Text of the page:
Longley, Hereward Nicholas James (2013) Razing Athabasca: bitumen extraction and the industrial colonization of North-Eastern Alberta, 1967-1983. Masters thesis, Memorial University of Newfoundland.
- Accepted Version
Available under License - The author retains copyright ownership and moral rights in this thesis. Neither the thesis nor substantial extracts from it may be printed or otherwise reproduced without the author's permission.
This thesis shows that oil price increases and supply threats associated with the Cold War and the OPEC Crisis caused the Alberta and Canadian governments to prioritize the development of the oil sands industry. By taking equity in the Syncrude project the Alberta government emerged with conflicting mandates as both developer and regulator of the resource. By the mid 1970s, the Alberta government's position produced a policy dynamic that contributed to the marginalization of government concern for the environmental impacts of oil sands development. Oil sands development physically colonized Indigenous land and had significant adverse environmental impacts on proximate ecosystems. The degradation of natural resources relied on by Indigenous peoples made affected communities increasingly desperate for employment in the oil sands economy from which they were largely excluded. Indigenous peoples were forced to fight for environmental protection and employment in the industry.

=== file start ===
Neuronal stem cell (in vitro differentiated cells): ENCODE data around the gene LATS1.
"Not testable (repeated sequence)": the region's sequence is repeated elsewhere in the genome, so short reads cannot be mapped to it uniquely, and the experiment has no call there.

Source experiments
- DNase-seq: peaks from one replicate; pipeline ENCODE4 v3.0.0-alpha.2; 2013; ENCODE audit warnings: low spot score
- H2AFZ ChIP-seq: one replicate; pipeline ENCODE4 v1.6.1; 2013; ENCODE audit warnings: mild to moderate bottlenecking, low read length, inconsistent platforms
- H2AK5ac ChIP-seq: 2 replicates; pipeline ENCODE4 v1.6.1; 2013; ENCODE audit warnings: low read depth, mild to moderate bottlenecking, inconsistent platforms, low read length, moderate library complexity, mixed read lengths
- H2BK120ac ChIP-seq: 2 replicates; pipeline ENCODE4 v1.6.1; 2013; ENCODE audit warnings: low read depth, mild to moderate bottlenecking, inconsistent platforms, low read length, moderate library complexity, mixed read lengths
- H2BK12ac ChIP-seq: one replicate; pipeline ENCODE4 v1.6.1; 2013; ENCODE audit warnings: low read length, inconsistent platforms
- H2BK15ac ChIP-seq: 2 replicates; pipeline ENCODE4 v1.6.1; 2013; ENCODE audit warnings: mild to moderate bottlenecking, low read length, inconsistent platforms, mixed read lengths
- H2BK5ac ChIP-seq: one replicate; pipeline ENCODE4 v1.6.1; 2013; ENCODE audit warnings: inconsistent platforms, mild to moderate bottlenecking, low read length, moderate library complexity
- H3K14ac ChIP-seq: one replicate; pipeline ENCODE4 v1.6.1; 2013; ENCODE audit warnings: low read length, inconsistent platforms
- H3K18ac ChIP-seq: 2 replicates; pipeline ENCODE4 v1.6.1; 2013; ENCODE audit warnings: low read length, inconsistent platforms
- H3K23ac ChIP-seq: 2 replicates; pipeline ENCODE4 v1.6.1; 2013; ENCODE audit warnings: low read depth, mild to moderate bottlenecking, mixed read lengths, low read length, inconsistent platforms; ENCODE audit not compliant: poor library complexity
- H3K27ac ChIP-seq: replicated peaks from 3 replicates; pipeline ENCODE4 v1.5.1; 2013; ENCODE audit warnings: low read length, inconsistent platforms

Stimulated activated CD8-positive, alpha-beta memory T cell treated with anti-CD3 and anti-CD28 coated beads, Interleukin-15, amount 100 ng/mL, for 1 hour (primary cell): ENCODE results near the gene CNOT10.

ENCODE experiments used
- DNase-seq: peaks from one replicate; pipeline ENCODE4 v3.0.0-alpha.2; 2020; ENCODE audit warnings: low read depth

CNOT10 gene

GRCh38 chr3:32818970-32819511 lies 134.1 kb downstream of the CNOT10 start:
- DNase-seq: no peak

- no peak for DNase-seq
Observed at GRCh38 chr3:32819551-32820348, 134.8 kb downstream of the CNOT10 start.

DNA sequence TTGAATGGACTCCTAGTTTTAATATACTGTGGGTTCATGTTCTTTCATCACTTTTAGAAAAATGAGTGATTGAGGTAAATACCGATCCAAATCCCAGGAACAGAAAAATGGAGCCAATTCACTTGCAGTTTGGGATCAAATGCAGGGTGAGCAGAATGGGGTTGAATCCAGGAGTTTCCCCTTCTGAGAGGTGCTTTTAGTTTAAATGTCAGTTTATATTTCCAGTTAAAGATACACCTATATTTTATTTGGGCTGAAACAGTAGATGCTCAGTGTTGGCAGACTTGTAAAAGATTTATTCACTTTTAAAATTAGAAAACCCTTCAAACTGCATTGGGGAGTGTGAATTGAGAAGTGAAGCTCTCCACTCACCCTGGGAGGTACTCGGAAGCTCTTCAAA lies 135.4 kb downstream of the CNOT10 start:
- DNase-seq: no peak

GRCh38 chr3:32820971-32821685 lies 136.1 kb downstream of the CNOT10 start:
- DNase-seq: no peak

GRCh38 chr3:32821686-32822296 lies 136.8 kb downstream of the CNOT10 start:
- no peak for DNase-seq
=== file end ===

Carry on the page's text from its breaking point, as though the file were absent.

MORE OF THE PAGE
|Item Type:||Thesis (Masters)|
|Additional Information:||Includes bibliographical references (leaves 156-165).|
|Department(s):||Humanities and Social Sciences, Faculty of > History|
|Library of Congress Subject Heading:||Oil sands industry--Alberta--History--20th century; Oil sands industry--Government policy--Alberta; Oil sands industry--Environmental aspects--Alberta.|
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